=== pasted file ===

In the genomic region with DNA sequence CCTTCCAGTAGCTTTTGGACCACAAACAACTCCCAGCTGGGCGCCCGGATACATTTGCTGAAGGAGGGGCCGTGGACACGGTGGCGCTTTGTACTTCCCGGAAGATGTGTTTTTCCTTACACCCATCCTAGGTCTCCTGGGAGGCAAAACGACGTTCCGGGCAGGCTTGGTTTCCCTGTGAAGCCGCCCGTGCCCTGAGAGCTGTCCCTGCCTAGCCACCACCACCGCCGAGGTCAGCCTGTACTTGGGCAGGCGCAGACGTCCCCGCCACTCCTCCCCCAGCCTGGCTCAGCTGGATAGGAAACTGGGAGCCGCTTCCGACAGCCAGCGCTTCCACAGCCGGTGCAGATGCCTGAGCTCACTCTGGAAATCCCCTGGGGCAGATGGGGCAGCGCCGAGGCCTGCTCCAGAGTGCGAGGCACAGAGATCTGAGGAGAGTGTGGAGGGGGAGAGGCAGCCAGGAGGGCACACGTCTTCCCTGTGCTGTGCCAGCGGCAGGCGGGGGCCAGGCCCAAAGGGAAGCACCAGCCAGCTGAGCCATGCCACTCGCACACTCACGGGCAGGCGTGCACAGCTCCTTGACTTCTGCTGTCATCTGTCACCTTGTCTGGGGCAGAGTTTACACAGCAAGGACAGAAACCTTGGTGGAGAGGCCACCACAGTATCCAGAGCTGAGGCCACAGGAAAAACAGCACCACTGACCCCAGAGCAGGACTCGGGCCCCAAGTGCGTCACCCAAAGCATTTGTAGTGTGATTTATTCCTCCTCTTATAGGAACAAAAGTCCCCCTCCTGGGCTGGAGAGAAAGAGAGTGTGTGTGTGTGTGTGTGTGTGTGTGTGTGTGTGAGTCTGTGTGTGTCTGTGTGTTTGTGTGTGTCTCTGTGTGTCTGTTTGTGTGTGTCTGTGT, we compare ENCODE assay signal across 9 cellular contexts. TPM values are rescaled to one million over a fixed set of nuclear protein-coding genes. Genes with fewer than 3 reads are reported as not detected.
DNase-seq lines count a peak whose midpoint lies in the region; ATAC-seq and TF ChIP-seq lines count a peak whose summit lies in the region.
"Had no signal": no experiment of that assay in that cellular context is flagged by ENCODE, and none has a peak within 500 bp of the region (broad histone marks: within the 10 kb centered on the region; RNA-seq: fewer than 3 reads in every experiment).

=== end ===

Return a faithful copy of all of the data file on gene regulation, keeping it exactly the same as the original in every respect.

In the genomic region with DNA sequence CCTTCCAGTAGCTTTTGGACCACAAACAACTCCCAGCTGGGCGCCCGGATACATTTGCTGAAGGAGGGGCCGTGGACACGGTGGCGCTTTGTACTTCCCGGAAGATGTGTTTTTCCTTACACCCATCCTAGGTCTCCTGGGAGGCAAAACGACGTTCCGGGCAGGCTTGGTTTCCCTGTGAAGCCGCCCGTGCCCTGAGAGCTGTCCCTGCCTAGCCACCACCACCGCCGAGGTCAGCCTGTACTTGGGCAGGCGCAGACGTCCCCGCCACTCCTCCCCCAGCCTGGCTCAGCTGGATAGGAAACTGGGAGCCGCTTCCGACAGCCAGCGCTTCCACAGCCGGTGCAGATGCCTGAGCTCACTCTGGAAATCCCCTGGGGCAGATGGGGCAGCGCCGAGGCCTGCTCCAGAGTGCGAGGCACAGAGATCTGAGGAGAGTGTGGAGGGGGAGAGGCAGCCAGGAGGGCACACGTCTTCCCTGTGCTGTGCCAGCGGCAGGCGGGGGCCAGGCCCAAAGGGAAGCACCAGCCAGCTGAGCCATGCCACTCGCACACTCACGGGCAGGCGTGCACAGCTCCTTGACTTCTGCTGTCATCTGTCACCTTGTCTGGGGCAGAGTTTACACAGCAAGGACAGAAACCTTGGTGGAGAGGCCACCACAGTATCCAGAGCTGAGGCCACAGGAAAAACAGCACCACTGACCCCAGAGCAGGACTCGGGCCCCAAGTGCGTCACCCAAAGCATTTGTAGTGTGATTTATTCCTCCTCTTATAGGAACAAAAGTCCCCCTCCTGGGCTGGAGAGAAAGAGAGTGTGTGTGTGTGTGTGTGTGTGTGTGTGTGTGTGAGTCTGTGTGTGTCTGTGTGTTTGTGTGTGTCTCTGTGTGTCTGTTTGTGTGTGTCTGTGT, we compare ENCODE assay signal across 9 cellular contexts. TPM values are rescaled to one million over a fixed set of nuclear protein-coding genes. Genes with fewer than 3 reads are reported as not detected.
DNase-seq lines count a peak whose midpoint lies in the region; ATAC-seq and TF ChIP-seq lines count a peak whose summit lies in the region.
"Had no signal": no experiment of that assay in that cellular context is flagged by ENCODE, and none has a peak within 500 bp of the region (broad histone marks: within the 10 kb centered on the region; RNA-seq: fewer than 3 reads in every experiment).